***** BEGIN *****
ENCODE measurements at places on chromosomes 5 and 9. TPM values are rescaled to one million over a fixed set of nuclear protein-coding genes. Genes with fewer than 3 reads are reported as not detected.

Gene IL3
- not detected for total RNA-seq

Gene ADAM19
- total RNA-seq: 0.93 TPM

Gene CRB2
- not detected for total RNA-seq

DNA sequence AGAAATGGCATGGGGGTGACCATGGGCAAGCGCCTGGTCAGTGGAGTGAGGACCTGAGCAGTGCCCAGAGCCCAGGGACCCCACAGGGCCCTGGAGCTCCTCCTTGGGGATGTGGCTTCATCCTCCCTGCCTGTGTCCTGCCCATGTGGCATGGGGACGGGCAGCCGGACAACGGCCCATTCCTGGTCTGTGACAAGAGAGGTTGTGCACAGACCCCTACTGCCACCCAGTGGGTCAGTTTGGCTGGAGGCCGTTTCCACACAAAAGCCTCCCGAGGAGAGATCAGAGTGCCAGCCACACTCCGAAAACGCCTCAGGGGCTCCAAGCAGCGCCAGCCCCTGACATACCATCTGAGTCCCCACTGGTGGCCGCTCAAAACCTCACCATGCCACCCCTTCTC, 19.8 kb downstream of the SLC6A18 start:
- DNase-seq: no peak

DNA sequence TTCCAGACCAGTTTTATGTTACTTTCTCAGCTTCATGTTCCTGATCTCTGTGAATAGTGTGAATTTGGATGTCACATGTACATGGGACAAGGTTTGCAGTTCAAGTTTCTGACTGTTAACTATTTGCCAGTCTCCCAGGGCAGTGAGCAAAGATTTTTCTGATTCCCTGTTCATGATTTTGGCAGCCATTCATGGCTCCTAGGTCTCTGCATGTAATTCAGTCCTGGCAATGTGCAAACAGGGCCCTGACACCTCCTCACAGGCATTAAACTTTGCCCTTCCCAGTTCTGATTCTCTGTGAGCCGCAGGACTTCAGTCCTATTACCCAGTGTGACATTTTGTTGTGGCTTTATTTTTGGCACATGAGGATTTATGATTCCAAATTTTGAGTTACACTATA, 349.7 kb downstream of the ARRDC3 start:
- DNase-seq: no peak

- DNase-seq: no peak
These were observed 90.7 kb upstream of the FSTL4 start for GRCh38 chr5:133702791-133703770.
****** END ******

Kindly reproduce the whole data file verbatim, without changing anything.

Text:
ENCODE measurements at places on chromosomes 5 and 9. TPM values are rescaled to one million over a fixed set of nuclear protein-coding genes. Genes with fewer than 3 reads are reported as not detected.

Gene IL3
- not detected for total RNA-seq

Gene ADAM19
- total RNA-seq: 0.93 TPM

Gene CRB2
- not detected for total RNA-seq

DNA sequence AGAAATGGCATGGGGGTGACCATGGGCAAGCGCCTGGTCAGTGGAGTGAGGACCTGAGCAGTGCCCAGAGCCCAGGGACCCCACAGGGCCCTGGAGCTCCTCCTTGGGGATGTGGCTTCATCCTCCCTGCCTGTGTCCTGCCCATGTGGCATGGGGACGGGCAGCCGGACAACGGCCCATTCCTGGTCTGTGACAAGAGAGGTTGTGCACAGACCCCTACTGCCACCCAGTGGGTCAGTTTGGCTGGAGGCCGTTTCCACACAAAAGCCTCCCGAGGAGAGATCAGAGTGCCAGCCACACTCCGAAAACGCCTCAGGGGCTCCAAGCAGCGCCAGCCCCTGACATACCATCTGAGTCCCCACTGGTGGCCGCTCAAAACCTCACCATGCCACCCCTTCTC, 19.8 kb downstream of the SLC6A18 start:
- DNase-seq: no peak

DNA sequence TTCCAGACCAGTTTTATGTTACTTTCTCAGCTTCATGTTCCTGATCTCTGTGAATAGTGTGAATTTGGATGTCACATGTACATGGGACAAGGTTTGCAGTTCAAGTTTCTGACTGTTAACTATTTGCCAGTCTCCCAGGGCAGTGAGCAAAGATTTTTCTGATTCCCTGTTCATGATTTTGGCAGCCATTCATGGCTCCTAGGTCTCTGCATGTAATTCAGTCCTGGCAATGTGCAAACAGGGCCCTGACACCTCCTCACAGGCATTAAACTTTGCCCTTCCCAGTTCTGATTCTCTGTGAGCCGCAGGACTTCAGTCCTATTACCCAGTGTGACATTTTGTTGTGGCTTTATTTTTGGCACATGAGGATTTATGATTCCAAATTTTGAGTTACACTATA, 349.7 kb downstream of the ARRDC3 start:
- DNase-seq: no peak

- DNase-seq: no peak
These were observed 90.7 kb upstream of the FSTL4 start for GRCh38 chr5:133702791-133703770.